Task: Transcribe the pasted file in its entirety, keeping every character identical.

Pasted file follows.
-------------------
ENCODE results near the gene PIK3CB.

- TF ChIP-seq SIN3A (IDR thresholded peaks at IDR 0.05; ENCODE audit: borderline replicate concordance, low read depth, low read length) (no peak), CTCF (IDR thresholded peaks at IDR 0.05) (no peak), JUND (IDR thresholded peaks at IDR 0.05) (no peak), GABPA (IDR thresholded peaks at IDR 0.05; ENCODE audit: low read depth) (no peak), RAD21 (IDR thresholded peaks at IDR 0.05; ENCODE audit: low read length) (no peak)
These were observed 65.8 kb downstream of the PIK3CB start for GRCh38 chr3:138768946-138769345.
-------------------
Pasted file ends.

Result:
ENCODE results near the gene PIK3CB.

- TF ChIP-seq SIN3A (IDR thresholded peaks at IDR 0.05; ENCODE audit: borderline replicate concordance, low read depth, low read length) (no peak), CTCF (IDR thresholded peaks at IDR 0.05) (no peak), JUND (IDR thresholded peaks at IDR 0.05) (no peak), GABPA (IDR thresholded peaks at IDR 0.05; ENCODE audit: low read depth) (no peak), RAD21 (IDR thresholded peaks at IDR 0.05; ENCODE audit: low read length) (no peak)
These were observed 65.8 kb downstream of the PIK3CB start for GRCh38 chr3:138768946-138769345.